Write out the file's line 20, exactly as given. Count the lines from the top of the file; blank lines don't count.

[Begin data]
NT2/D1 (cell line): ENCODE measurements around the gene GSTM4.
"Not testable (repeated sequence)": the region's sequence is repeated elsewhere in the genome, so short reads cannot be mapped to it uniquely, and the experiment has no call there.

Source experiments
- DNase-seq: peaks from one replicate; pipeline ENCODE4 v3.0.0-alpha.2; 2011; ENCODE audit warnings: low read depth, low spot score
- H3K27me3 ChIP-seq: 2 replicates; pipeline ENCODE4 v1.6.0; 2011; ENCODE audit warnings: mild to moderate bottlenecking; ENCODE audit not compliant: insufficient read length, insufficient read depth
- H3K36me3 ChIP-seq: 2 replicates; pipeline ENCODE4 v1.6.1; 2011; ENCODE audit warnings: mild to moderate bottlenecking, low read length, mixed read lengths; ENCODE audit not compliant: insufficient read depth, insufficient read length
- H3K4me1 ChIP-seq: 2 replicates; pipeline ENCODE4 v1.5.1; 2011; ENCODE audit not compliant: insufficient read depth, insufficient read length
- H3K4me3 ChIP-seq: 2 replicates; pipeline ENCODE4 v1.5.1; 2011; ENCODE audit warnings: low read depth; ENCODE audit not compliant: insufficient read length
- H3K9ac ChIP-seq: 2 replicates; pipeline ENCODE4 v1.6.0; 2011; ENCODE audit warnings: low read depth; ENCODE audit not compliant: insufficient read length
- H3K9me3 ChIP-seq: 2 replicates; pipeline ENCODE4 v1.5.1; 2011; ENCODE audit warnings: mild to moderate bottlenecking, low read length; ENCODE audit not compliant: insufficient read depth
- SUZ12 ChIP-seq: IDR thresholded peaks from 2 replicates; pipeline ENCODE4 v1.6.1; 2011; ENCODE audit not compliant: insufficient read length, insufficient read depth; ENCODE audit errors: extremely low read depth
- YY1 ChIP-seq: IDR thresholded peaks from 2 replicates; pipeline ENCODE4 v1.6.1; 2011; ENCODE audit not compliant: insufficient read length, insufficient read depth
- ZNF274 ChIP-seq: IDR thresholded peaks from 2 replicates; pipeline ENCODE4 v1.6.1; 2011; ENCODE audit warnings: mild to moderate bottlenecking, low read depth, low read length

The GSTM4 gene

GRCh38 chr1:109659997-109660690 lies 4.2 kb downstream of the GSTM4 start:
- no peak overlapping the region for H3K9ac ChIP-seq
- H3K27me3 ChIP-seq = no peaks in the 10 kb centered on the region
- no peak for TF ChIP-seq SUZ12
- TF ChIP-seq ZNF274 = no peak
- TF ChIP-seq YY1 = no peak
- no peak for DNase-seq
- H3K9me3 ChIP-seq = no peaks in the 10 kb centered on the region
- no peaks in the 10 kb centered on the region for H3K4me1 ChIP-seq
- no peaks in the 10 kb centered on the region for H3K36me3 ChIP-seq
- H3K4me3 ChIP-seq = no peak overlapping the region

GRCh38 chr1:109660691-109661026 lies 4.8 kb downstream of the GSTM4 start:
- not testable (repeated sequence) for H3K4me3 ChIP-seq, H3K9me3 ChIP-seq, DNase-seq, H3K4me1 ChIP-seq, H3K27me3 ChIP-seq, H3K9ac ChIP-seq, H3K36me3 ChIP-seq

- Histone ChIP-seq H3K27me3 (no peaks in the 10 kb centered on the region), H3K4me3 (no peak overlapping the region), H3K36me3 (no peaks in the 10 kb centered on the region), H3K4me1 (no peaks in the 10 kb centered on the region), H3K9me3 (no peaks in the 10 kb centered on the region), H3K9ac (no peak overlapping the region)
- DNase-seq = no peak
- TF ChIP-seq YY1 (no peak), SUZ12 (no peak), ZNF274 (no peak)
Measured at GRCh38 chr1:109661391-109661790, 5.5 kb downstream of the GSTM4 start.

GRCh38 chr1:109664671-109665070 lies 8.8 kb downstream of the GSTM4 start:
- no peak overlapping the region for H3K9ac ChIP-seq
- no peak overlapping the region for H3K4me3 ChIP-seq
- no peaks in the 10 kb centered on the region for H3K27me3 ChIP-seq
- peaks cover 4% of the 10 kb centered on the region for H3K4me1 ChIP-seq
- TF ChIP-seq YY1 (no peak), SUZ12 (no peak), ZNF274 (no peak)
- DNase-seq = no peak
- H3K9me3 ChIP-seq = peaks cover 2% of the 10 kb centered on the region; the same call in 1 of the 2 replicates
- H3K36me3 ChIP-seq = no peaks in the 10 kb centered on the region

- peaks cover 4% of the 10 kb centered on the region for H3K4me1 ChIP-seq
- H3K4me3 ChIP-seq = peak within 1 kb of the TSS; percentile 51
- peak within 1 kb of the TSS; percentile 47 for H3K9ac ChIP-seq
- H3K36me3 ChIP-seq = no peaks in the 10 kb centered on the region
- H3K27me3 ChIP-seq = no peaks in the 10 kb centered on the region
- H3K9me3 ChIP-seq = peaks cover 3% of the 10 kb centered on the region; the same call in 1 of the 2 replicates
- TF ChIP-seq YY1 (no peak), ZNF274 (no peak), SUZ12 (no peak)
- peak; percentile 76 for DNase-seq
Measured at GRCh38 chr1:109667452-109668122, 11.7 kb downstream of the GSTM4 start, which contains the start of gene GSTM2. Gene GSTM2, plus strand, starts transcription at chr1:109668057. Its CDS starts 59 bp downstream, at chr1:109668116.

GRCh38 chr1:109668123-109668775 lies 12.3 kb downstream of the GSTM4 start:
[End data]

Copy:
- TF ChIP-seq YY1 = no peak